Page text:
Alech, died earlier this year, he said. We were very fortunate,
the firefighters did an excellent job, Gary Patricelli said. It
could have been so devastating. We are still in business. Because of
them and because of God we are still here.
officers responding to a burglar alarm spotted smoke pouring from one
of the lumberyard buildings, a structure about 75 feet wide and 200
feet long, and called in the first alarm at 1:51 a.m., Balint said,
adding that neighbors and motorists passing the lot reported a burning
odor more than an hour earlier. A police officer in that area
at 1:45 a.m. smelled something burning, Balint said. Then
the officer noticed that a building in the rear of the main showroom
had heavy smoke pouring out of it. The smoke just got heavier and heavier.
Balint said firefighters initially went inside the 30-year-old building
to fight the fire, but were forced back when flames broke through the
roof and it collapsed. He said the building was used for storing doors,
ceiling tiles, paneling, trim, molding and specialty items, including
expensive woods such as mahogany and maple. He said the building also
contained heavy machinery for cutting wood. The fire was really
roaring there for a long while, Balint said. But the fire
was contained to that one building and it didn't get to the other buildings
or the outside lumber racks. The buildings were erected far enough apart
so that the fire did not spread to the other sheds.
praised the work of the firefighters and said they benefited from a
plentiful supply of water. He said six aerial units rained down water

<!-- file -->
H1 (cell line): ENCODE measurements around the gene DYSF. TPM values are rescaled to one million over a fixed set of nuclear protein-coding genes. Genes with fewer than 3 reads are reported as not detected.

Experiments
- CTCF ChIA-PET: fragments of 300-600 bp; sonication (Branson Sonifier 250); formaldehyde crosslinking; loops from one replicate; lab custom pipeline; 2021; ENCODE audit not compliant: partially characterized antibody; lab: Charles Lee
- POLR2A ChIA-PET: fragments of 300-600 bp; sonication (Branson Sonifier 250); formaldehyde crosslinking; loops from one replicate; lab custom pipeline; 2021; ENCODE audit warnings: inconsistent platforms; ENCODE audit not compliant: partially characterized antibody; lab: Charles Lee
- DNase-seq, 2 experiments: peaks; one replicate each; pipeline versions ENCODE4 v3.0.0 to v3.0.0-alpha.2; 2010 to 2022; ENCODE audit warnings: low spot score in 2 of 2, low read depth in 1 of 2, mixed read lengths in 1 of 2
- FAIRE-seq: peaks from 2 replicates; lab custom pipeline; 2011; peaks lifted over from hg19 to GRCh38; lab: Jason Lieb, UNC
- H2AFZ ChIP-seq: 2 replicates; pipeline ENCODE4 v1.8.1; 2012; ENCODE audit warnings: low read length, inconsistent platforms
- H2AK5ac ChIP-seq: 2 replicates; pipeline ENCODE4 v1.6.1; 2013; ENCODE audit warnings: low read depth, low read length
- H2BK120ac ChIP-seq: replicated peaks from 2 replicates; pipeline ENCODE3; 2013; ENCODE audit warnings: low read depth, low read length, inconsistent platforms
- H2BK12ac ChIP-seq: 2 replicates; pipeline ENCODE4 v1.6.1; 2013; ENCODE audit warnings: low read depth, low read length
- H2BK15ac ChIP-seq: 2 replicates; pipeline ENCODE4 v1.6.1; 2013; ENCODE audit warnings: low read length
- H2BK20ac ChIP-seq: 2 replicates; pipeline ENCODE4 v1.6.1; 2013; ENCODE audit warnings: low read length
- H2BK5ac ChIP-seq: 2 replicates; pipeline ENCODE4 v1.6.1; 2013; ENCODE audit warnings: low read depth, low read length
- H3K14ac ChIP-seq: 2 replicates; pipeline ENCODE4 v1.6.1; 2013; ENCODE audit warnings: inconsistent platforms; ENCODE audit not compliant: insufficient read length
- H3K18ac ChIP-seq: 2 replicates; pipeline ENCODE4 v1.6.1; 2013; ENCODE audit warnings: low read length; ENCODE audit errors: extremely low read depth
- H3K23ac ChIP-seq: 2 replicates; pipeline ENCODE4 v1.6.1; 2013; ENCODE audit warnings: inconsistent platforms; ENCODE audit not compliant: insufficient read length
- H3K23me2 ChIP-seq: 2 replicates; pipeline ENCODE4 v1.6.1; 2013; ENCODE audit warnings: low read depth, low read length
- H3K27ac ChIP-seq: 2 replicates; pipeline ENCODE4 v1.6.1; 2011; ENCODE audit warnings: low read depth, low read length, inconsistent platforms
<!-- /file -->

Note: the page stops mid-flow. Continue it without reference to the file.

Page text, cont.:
toward the building's corners and perimeter, protecting the adjacent
structures and forcing the fire back toward the middle of the building,
in effect, turning it back upon itself. Prospect Heights Fire Co. Chief
William G. Erney Jr., among the first firefighters to arrive, said,
When I pulled up I could see thick, heavy smoke at the center
of the complex. We sent a ladder to the rear of the building and an
engine to the right front. We started the interior attack but the fire
was so far gone, it was going over their heads. When it vented itself,
it really took off. The fire was declared under control at 4:45
a.m. but firefighters remained at the lumberyard well into the afternoon,
turning over debris, wetting wood and watching for flare-ups, officials
said. By the end of the day, 14 alarms had been sounded, each one bringing
in additional firefighters and equipment needed at the scene.
300 firefighters, including relief and support crews, responded, Erney
said, indicating that the alarm total was the highest for any blaze